They were nearing the top of the massive waterfall and its steep cliff face either side. The largest waterfall in the known world. It dropped the height of several cliffs before cascading deep into the earth, down a cavern where no light could reach it. Beyond the soaring cliffs’ base spread a scenic view that caught his breath: Pieces of cliff like pinnacles and balconies, strips of land and islets, fanned out in five levels of earth where a chasm opened the ground and released the waterfall’s submerged river to flow freely out into the open—far away, it met with the sea. It was like a green, subterranean world five stories high either side and all around the chasm. And everywhere adventure seekers were hiking, and some—a contraption flew by the stairs, and he swallowed—were crazy enough to hang by a piece of V-shape fabric and glide like the birds down the scenic landscape.
“I refuse to do that!”
“It’ll be fun~” Harrey pulled him by the hand up the last set of steps, and they stood on top of the cliff face, the rapid water not far left rushing past with hurricane force. His body subconsciously shook like a leaf inside that very hurricane.
“Your definition of fun and mine are VERY different.”
Harrey waved over one of the Glider Lodge staff, ready and waiting to outfit customers for a flight down the cliff following the river out. He handed cash over before Madnes could protest, and felt Alice’s reassuring hand pat his back.
“The Drop just looks scary. But we’ll be attached to the safety line. See that rope?” she pointed. It ran from the Glider building and down at a steep angle like a rollercoaster, slanting through the air and down toward the low river before leveling out.
“Jumping off a cliff and hoping you can fly your way down, where’s the sense in this?”
She shook her head full of sun-blonde waves. And before he knew how the world was spinning he found himself buckled to one of those absurd, death-defying V-shape contraptions called a glider, both his hands gripping the steering bar before him.
Harrey went first and launched forward in a run, his glider attached at the top to the safety zip-line, before vaulting off the cliff edge and sending Madnes’ lungs into his throat just watching. “Waaaahooo!” echoed his friend’s wild laugh.
Alice turned and gave him a sea-green eyed wink before facing the cliff and charging forward just as Harrey had. He panicked when the ground left her feet. She giggled, gliding away. His whole body shuddered, making his glider’s fabric flap.
“You’re next,” motioned the staff. He didn’t want to. Every inch of him screamed against it. But the worry that something could happen to Harrey or Alice, while he was here being a lame scaredy cat, made him more sick to his stomach. “Oh, what the heck with it!” he shouted to the air and forced his feet to run, eyelids shut until the final moment. Ground bid his shoes farewell, and there was nothing but open sky and a steep drop beyond the human mind’s comprehension beneath him. The rush stole his throat’s scream away, and his mouth hung wide and silent, eyeballs bulging.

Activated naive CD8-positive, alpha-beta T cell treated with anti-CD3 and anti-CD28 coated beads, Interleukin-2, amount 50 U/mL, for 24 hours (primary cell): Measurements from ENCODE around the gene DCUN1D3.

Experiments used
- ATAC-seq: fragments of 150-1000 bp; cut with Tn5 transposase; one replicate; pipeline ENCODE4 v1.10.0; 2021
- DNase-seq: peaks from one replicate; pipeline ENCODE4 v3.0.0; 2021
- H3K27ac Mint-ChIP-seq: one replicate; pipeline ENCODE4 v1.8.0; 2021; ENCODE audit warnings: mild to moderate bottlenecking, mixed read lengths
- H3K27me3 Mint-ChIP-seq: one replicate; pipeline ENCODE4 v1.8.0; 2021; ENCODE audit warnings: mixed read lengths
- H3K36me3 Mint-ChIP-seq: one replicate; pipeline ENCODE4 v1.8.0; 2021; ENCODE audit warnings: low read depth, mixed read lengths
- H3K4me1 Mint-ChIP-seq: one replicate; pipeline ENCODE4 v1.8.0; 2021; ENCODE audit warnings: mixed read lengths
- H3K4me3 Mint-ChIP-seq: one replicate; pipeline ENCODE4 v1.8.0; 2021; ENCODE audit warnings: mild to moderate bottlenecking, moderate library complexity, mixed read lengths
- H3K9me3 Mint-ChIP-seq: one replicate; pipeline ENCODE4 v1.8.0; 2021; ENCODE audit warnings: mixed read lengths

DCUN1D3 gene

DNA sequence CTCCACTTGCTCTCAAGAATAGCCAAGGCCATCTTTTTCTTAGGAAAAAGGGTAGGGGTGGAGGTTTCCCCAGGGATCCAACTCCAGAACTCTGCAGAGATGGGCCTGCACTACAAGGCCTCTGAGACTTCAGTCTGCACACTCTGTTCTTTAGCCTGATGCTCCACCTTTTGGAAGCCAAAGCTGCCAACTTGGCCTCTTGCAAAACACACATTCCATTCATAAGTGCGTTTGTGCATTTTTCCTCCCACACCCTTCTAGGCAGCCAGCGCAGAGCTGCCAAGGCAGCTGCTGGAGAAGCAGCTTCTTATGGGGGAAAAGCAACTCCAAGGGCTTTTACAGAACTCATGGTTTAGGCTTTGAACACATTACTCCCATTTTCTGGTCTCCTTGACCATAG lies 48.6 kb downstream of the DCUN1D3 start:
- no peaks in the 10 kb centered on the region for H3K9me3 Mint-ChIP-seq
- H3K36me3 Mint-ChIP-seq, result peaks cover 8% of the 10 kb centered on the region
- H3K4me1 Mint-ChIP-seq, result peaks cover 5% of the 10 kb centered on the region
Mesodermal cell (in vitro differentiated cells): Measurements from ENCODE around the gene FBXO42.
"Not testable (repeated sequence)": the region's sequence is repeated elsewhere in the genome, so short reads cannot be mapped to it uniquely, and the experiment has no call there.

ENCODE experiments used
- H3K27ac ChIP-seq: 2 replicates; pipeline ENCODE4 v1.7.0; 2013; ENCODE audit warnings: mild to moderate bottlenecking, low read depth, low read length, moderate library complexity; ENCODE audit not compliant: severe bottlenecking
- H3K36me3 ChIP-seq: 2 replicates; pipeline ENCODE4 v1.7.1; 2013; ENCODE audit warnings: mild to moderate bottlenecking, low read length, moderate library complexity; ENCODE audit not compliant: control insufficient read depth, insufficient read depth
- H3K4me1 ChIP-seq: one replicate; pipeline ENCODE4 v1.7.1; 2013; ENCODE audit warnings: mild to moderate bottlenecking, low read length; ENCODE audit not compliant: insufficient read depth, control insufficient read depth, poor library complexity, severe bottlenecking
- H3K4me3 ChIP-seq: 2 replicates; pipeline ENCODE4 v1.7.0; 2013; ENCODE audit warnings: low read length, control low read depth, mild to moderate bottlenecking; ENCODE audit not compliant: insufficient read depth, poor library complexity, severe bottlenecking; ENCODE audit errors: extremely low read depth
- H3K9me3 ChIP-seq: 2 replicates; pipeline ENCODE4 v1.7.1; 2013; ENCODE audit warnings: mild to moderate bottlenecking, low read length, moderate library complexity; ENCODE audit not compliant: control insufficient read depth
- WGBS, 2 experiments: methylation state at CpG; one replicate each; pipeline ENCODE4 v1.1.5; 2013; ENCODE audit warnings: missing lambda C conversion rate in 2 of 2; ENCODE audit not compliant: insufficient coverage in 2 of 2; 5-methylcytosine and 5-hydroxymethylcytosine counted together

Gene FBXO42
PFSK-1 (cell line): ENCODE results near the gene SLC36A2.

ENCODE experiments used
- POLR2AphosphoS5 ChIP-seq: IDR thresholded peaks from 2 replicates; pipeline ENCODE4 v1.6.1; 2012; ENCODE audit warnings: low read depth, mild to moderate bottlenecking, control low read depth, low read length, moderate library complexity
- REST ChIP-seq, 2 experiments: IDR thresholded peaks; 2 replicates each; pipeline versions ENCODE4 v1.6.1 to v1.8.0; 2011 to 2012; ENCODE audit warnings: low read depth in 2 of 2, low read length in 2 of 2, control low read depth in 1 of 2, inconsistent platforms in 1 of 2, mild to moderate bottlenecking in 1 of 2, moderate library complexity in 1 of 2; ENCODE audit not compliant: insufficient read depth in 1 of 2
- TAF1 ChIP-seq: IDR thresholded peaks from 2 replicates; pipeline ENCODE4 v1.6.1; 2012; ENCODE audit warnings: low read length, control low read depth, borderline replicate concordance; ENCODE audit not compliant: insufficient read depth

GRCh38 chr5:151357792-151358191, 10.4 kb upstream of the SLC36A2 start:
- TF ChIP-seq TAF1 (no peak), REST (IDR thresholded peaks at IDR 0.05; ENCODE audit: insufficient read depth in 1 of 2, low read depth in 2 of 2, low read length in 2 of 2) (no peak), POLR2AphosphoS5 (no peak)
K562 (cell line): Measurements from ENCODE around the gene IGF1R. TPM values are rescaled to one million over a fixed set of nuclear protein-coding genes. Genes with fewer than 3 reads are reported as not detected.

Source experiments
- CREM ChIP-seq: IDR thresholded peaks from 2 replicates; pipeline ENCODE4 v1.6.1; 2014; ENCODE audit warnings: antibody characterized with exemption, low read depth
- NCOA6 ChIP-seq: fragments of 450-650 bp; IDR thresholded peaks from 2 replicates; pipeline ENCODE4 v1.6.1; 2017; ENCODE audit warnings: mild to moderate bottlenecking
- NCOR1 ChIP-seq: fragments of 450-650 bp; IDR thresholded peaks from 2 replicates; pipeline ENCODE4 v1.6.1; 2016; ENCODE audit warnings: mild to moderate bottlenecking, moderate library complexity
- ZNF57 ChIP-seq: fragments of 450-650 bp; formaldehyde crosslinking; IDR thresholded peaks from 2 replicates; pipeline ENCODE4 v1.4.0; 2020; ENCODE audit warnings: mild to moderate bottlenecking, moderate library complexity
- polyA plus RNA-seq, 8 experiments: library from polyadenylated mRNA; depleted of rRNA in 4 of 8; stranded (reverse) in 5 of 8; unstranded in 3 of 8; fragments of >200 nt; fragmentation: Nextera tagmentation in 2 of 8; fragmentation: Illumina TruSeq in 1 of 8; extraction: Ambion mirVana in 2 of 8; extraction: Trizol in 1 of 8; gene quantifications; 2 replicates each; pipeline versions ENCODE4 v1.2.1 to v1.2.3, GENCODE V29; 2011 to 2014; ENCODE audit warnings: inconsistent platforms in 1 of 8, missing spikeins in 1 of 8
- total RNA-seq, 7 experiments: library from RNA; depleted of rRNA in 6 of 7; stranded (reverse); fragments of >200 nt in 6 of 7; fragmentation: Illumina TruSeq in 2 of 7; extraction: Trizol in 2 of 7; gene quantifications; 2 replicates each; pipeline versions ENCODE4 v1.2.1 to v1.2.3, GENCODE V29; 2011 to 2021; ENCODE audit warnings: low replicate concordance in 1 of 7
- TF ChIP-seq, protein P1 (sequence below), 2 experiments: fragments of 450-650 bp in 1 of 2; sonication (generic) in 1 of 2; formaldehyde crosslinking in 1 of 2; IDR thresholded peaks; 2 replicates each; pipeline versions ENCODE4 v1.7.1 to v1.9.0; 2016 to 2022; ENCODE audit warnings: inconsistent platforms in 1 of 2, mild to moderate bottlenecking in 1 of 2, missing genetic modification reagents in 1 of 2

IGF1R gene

Behind him the waterfall dropped as he did, when he turned his neck he could see it. Rainbows scattered heavy mist rising up in transparent clouds. It was beautiful. Directly below was the cavern its waters vanished into—more like the Earth’s mouth gulping it down. The zip-line took them down toward it; he gripped the bar for dear life. Just as it seemed they would crash one by one into the dark, monstrous pit the zip-line leveled out and they skimmed above it. Then dipping at an angle the line brought them deeper into the chasm, gliding just above the low, rushing river as it carved its way out of the terrain. It was like another world he found himself flying through on either side, this length of chasm. He was terrified and shaking every second, and unexpectedly…exhilarated. It was petrifying. And it was beautiful.
He faced the fear, the steep depths, and at the end was able to fly. It sort of felt like a metaphor for what he was facing with the Madness Solver power. He was…actually enjoying the view. Even as he couldn’t let go of the bar—hands frozen stiff to it like a dead man’s.
Plok! Rip! Rip-P-P-Pk!
Black things like arrows ripped through the glider’s supporting fabric. His breath caught. The glider rushed down. The safety zip-line snapped. One black arrow floated like a feather….
Black feather…I wonder what dark character that reminds me of? (*hint: chapter 2).
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Thank you for reading, and check back next Wednesday for more Okinala adventure! 😀
© copyright 2015 Rawls E. Dreamer, All Rights Reserved
This is my entry for this week’s #BlogBattle challenge by the wonderful Rachael Ritchey, where the challenge is to write a short story based on that week’s chosen word. This week’s word was: “Drop.” Check out the link, read the great stories there and VOTE for your favorite to win!
Come back to Okinala Island (here) next Wednesday for the next chapter!